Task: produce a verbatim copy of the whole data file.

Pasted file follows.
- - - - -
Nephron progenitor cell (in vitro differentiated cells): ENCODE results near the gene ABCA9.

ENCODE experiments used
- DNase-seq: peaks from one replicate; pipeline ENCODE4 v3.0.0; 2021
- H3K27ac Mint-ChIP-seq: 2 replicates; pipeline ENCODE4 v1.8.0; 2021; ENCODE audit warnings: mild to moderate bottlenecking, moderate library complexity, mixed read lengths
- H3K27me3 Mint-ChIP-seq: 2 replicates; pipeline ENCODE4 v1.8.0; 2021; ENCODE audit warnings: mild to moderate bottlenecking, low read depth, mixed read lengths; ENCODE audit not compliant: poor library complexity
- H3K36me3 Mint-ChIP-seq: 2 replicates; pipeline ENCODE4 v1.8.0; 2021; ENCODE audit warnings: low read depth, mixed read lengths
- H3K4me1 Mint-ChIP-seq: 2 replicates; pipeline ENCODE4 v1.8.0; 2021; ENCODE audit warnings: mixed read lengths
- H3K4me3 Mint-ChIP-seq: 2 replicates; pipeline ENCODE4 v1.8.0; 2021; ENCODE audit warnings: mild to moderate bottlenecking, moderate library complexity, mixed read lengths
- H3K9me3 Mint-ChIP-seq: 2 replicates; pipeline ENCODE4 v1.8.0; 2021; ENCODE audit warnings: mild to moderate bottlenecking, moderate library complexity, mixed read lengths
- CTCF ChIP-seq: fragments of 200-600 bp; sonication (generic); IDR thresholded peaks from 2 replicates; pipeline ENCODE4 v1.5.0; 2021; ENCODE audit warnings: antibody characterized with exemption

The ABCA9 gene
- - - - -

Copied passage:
Nephron progenitor cell (in vitro differentiated cells): ENCODE results near the gene ABCA9.

ENCODE experiments used
- DNase-seq: peaks from one replicate; pipeline ENCODE4 v3.0.0; 2021
- H3K27ac Mint-ChIP-seq: 2 replicates; pipeline ENCODE4 v1.8.0; 2021; ENCODE audit warnings: mild to moderate bottlenecking, moderate library complexity, mixed read lengths
- H3K27me3 Mint-ChIP-seq: 2 replicates; pipeline ENCODE4 v1.8.0; 2021; ENCODE audit warnings: mild to moderate bottlenecking, low read depth, mixed read lengths; ENCODE audit not compliant: poor library complexity
- H3K36me3 Mint-ChIP-seq: 2 replicates; pipeline ENCODE4 v1.8.0; 2021; ENCODE audit warnings: low read depth, mixed read lengths
- H3K4me1 Mint-ChIP-seq: 2 replicates; pipeline ENCODE4 v1.8.0; 2021; ENCODE audit warnings: mixed read lengths
- H3K4me3 Mint-ChIP-seq: 2 replicates; pipeline ENCODE4 v1.8.0; 2021; ENCODE audit warnings: mild to moderate bottlenecking, moderate library complexity, mixed read lengths
- H3K9me3 Mint-ChIP-seq: 2 replicates; pipeline ENCODE4 v1.8.0; 2021; ENCODE audit warnings: mild to moderate bottlenecking, moderate library complexity, mixed read lengths
- CTCF ChIP-seq: fragments of 200-600 bp; sonication (generic); IDR thresholded peaks from 2 replicates; pipeline ENCODE4 v1.5.0; 2021; ENCODE audit warnings: antibody characterized with exemption

The ABCA9 gene